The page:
On the ride back into town, we were joined by throngs of school children returning home. Their school was out in the country surrounded by plots of farm land and they seemed a hardy lot — all rosy cheeks and pale winter faces. The road back into Yanji follows the river, lined with empty, new apartment blocks, rising from the cold ground, and old, decrepit factories. I wondered about the local economy — is it going up or is it in decline? There are a lot of empty buildings in town that look abandoned or are half completed. I am sure the economy picks up during the summer when most of the South Korean tourists will arrive. I’ll write about that another day. That day never came.

The stay in Yanji was short — six weeks — and I was just settling in when the world changed. No one really wanted me to leave but something in my heart told me to return to Thailand. It wasn’t the cold weather in Yanji or the coal soot in the air. It wasn’t lack of friends — there were enough true ones made quickly enough. It wasn’t the orphanage I had, in part, come to see. It didn’t match my expectations — more of a business than a home for children. But, I could have become a volunteer there. It was the realization that I just couldn’t walk away from something I had already given two years of my life to. As impulsively as I chose to leave Thailand, I as impulsively decided to return. Whatever daemon had possessed me — it was gone. Or, was it lying in wait all the time. I had half considered returning to Chengdu to work — a job offer was on the table. Another job offer was on the table in Thailand. I took that one. My return to the south of Asia coincided with the arrival of a cyclone in Burma and an earthquake in China for Chengdu.

The day before I left Yanji, April 24th, for the train ride back south, my Korean family took me to a Buddhist temple — to bless my trip. To my surprise, I found myself reading the sign board over the entrance. It had originally been built by Buddhists from Bihar, India — the writing was in Hindi script — same for the Nepalese language I had learned years ago. It was a spring day, but still cold enough that I and my friends were wearing coats. There weren’t many visitors to the temple and we had the place virtually to ourselves. It was strange to see the Indian Hindu statues of gods in the entrance way — what were they doing in China they seemed to be saying. I wasn’t going that far south but I was heading in that direction again.

The temple stretched out over a hill side with at least five levels or terraces — each with its own temple and outlying buildings. The whole thing was obviously modeled after the Forbidden City in Beijing and most of the temple buildings were decorated in a Chinese style. The Buddhas were southern, though. The final temple had a beautiful Buddha — six-sided with the six faces of Buddha on six different statues. I am sure someone can make up some occult significance to this. The temple housing this Buddha also had six entrances, or gates, each with its own cupola. The whole thing was ornately decorated and covered with beautiful Chinese landscape paintings. It was just a shame that the countryside at the end of the winter didn’t match these paintings.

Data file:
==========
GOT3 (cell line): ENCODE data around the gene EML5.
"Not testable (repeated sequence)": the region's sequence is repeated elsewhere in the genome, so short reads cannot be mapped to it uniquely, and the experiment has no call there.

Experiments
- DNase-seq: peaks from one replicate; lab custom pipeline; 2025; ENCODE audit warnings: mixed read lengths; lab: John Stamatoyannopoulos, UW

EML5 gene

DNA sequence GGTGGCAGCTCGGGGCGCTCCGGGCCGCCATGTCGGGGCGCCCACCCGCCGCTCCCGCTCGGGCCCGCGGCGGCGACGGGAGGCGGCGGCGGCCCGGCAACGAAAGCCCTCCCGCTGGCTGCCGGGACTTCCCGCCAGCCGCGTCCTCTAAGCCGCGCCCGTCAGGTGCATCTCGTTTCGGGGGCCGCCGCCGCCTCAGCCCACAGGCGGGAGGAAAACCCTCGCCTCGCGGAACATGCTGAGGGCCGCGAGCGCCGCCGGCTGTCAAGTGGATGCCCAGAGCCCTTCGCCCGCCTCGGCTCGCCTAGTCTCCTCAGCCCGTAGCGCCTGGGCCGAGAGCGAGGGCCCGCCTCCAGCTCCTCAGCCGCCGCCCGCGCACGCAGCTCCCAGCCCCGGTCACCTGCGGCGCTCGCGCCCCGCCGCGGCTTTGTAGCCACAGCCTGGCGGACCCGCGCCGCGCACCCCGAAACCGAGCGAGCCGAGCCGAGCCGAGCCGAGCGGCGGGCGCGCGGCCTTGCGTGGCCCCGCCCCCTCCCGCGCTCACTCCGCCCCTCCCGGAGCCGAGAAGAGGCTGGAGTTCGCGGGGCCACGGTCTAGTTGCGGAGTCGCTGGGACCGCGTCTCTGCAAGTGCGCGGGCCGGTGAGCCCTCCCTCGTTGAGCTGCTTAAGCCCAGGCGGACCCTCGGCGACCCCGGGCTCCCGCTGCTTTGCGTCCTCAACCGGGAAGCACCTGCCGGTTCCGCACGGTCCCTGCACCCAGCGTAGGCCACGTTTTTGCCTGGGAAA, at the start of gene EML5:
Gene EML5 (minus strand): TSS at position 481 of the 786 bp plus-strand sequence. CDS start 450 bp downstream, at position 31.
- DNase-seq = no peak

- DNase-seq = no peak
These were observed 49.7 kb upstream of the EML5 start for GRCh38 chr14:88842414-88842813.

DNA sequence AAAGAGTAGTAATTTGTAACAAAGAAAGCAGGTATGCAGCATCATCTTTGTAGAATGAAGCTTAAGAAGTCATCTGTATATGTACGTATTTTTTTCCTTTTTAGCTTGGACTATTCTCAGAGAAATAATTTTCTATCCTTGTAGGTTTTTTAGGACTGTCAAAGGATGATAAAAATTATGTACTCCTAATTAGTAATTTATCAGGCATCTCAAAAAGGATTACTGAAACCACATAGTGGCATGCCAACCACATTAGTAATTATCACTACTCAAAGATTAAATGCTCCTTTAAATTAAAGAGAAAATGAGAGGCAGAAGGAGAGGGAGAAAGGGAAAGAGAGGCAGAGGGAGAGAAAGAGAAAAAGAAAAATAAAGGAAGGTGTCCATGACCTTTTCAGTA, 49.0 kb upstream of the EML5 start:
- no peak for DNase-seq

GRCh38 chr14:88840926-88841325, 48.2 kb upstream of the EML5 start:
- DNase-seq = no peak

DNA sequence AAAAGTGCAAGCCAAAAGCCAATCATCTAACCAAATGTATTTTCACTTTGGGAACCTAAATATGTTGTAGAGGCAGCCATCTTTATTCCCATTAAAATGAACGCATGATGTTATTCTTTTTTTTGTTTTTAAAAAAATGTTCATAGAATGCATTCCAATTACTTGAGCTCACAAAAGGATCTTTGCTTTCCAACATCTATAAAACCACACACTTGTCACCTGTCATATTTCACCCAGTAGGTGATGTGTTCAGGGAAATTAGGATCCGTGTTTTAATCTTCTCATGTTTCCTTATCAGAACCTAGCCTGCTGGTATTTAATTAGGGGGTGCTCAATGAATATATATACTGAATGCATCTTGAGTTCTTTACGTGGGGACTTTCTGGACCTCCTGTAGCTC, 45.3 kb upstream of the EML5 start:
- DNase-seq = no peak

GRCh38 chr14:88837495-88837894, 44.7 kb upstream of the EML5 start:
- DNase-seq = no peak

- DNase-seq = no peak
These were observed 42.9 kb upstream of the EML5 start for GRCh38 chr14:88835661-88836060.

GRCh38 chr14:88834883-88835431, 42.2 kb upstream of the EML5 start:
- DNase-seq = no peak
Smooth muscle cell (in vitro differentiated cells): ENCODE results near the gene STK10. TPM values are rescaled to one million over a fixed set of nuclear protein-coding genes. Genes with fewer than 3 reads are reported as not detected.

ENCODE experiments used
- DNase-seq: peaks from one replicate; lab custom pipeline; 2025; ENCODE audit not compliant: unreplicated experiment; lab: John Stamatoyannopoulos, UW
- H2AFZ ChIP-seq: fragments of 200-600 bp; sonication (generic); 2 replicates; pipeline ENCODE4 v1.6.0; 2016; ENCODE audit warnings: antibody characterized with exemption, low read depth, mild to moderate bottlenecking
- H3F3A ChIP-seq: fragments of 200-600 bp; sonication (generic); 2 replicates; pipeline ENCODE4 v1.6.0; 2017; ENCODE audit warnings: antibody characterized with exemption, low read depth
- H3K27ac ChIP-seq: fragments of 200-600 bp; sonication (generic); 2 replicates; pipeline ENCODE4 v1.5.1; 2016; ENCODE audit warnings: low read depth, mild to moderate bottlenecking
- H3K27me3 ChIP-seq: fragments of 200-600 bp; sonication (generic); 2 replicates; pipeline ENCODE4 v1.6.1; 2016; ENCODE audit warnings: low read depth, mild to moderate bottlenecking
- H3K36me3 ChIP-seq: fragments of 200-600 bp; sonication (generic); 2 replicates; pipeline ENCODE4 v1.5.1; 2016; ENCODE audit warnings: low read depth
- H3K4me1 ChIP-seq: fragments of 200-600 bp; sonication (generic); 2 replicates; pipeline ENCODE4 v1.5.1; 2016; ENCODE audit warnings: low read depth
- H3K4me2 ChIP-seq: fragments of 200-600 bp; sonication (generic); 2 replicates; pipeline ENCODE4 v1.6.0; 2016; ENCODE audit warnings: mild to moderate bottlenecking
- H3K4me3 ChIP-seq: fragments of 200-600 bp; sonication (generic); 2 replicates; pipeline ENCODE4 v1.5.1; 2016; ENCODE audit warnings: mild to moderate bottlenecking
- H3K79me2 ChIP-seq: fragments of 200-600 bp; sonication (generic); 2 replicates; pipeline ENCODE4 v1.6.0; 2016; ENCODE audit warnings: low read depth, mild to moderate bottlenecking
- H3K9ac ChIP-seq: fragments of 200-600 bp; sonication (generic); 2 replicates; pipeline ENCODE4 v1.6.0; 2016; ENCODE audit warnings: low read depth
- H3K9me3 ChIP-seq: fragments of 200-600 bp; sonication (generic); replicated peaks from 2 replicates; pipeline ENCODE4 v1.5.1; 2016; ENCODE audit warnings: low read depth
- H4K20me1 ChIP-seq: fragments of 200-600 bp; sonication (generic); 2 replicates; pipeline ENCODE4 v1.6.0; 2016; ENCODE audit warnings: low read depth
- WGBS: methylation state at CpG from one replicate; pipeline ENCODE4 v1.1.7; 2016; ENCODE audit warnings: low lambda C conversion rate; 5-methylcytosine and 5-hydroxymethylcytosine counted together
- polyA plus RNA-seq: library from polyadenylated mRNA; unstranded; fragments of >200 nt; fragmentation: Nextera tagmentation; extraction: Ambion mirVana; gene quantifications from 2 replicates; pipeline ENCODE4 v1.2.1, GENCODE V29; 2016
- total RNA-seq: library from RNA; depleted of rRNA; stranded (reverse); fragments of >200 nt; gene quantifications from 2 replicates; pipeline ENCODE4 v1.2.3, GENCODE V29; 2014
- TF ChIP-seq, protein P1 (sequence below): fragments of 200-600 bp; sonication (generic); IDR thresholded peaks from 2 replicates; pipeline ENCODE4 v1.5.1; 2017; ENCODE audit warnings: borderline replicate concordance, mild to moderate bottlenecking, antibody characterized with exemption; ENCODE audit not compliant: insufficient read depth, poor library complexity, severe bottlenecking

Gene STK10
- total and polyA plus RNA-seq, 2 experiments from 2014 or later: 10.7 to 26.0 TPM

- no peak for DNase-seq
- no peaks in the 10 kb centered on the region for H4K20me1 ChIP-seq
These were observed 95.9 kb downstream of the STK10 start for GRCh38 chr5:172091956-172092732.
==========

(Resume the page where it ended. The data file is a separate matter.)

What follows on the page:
I am not that fond of temples and don’t see why people spend so much money erecting them. Yes, they demarcate a holy place or one that we’ve projected this holy value onto — whatever that means. We often forget the true temple of our heart lies within. It can never be reconstructed outside of our body. A statue of a Buddha will never replace a living and breathing teacher. We get caught up in the external rituals one goes through at a temple. We convince ourselves that going to the temple and going through a prayer ritual will make a difference in our life. Maybe it does — for the people who pay attention to their inner voice when they visit a temple. Perhaps we project it externally to remind us when we visit it that the only truly holy space is inside of us. By going to a temple we reside — at least for a while — in a space projected around us that reflects the space we want to experience internally and subjectively. We take a rest from the chaotic world we all too often get caught up in by residing in that feeling of inner peace. At any rate, visiting this temple told me the pilgrimage I had made to Yanji was now over. I had found what I came here to find — the will to continue my search for the ‘heart of Asia’ — one I’m not even sure exists. It was time to return to Thailand with a changed attitude — one of appreciation for the Buddhism of that country. I had witnessed the Buddhism of Tibet ‘act out’ its daemons while in China. I realized that religion or faith has its own problems coming to grips with a modern world — one far removed from the feudalism of the past. Anyone who wants us to return to that kind of world is due for a surprise. Romanticizing that past won’t earn us merit in this life. We need to look further back in time before we had religion to an older civilization and its understanding of the universe we live in.

Dhane Blue

May 2008